03/05/2013 - 07:00

WA’s growth profile is shifting from mining

03/05/2013 - 07:00


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The dynamics of Western Australia’s growth profile are set to change in coming years as consumers step up their spending.

WA’s growth profile is shifting from mining

The dynamics of Western Australia’s growth profile are set to change in coming years as consumers step up their spending.

As our latest quarterly Outlook report discusses, CCI has already begun to see signs that WA households are ready, willing and increasingly able to help take some of the burden from the resources sector.

This trend is already occurring through consumer spending and we expect it to also translate to stronger activity in the housing market later this year.

The latest Curtin Business School-CCI Survey of Consumer Confidence found that WA households were more comfortable with their financial position today compared to any time in the past three years.

Unsurprisingly, confidence in the short and long term has rebounded from a record low in December last year.

This has already begun to translate into stronger and broader-based consumer spending, with households increasingly looking to buy items such as new cars, white goods and electronics – while continuing to dine out regularly.

Consumer spending has also been enhanced by record population growth in the state. Currently, about 1,500 people move to WA every week, providing an additional boost to spending on essentials like food. The state’s population growth is running at nearly 9 per cent a year.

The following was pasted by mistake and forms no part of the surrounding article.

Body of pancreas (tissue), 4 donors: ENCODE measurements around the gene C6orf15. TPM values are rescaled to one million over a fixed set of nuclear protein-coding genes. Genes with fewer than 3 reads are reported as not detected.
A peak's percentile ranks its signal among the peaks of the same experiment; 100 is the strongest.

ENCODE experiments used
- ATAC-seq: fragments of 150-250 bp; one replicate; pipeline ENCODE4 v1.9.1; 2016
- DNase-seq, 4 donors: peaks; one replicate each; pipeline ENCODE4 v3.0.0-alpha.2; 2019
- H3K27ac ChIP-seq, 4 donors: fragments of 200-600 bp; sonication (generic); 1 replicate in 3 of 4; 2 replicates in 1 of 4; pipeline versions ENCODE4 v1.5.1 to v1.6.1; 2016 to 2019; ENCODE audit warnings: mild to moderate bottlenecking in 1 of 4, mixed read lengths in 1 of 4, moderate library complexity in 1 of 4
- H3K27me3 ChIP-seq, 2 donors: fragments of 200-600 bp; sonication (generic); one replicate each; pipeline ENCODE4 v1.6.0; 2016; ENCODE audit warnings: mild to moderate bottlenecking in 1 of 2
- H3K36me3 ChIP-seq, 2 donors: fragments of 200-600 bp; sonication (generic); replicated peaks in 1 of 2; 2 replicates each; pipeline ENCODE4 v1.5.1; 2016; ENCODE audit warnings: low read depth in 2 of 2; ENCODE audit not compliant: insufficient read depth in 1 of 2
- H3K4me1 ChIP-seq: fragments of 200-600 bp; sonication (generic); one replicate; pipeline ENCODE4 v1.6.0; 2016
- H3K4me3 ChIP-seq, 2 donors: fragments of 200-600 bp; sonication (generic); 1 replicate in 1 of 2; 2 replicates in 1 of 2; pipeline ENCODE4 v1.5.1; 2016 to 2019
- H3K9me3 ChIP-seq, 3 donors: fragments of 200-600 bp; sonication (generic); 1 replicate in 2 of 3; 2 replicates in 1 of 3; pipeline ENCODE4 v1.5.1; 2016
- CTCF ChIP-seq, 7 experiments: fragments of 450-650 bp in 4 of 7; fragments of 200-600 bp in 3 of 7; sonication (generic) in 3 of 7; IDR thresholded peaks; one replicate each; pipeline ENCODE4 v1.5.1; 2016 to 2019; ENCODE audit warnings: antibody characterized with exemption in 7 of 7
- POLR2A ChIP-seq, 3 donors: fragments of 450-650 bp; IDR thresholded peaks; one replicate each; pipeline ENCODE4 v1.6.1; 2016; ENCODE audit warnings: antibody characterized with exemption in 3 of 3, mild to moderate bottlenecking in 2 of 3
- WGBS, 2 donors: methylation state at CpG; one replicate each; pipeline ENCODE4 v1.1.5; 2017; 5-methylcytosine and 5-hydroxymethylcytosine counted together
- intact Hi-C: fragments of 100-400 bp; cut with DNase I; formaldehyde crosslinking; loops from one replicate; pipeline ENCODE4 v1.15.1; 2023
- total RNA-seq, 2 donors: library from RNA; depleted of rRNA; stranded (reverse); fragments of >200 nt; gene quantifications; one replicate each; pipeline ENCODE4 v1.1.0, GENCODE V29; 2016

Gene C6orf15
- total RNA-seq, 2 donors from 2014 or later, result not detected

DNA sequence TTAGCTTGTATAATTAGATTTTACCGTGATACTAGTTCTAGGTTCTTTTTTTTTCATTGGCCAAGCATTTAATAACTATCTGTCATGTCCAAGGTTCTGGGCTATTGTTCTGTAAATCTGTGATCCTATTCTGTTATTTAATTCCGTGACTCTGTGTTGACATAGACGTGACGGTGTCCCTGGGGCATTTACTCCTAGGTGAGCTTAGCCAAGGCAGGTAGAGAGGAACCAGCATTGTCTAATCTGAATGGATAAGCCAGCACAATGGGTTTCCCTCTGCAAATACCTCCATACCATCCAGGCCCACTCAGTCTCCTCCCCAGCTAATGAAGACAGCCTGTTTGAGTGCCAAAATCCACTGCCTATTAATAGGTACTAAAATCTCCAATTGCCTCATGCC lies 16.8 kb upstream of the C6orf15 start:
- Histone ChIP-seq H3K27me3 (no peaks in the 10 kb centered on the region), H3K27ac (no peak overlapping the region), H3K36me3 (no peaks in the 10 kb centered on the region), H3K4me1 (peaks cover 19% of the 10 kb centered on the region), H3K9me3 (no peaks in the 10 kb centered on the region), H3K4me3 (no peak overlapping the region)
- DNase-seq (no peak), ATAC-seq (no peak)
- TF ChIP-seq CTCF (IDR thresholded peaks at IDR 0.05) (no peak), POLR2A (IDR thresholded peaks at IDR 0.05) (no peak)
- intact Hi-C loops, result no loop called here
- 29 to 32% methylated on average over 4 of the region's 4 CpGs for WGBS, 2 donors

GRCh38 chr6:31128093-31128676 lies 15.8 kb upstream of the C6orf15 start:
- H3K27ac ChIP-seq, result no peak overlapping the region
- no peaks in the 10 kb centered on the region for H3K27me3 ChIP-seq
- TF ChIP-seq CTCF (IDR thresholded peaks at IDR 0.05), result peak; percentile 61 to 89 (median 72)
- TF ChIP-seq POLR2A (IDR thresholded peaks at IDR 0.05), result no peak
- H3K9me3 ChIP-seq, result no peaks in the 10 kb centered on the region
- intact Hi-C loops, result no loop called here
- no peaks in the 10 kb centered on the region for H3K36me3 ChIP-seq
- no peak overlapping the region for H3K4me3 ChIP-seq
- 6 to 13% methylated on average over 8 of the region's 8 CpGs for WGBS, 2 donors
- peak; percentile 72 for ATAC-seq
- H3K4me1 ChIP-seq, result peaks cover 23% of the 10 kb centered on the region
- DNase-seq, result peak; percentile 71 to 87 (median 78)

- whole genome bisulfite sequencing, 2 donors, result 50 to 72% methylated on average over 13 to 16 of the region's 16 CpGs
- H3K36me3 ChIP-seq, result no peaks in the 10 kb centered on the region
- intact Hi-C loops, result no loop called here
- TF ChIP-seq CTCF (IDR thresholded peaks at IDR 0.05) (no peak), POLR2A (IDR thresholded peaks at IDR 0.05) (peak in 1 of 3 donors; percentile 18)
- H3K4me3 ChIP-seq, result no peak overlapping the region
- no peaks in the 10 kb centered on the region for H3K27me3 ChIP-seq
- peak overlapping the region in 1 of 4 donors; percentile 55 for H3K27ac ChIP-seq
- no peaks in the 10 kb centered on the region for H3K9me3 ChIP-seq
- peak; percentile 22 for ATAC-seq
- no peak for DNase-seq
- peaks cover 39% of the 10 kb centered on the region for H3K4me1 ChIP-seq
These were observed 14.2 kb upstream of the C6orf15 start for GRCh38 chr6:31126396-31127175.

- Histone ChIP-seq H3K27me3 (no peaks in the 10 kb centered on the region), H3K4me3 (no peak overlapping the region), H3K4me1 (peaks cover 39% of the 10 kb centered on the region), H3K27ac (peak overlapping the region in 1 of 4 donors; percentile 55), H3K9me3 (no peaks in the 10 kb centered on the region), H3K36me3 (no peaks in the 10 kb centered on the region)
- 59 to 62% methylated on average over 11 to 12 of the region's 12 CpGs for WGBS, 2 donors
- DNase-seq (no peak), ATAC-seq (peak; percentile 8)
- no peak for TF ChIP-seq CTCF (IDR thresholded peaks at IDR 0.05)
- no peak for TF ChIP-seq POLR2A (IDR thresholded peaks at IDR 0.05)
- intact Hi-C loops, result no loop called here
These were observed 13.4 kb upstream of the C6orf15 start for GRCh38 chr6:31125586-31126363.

This is also helping to ease the State’s acute labour shortages and is the dominant factor behind the slight rise in the unemployment rate.

The strong population growth and better financial conditions are expected to provide a strong stimulus for the housing market later this year.

There are already signs of stronger first-homebuyer activity in the lower end of the market, which in turn will help to stimulate the second-homebuyer and trade-up buyer markets.

From a growth perspective, we are also expecting more activity in the housing construction sector, as buyers look to take advantage of a period of low interest rates and improved affordability.

In recent months, the Reserve Bank of Australia has been speculating about the growth outlook for Australia – giving voice to its concern the country’s growth would suffer once the resources investment boom ran out of steam.

The Reserve Bank’s message is that we can’t rely on the mining sector’s once-in-a-century spending cycle for much longer resonates strongly in WA, where the resources industry’s share of the economy is about four times the national average.

The ‘investment boom’ has powered WA’s economic growth, with business investment contributing 12 per cent of economic activity in 2004-05, rising to just shy of 30 per cent in 2011-12.

Through the boom, the state has recorded an average rate of growth of 4.9 per cent a year – a full two percentage points more than the national economy (2.9 per cent).

The Reserve Bank’s central forecast assumes the investment cycle will peak some time in the 2013-14 financial year and begin to wind down to a more ‘normal’ level.

While business investment’s share of gross state product will remain elevated, the fact that it won’t rise further means it will begin to act as a drag on economic growth.

It is up to other parts of the economy to strengthen and continue to drive growth.

Fortunately for WA, because of improved confidence levels and record population growth, we have seen early signs that this transition is under way.


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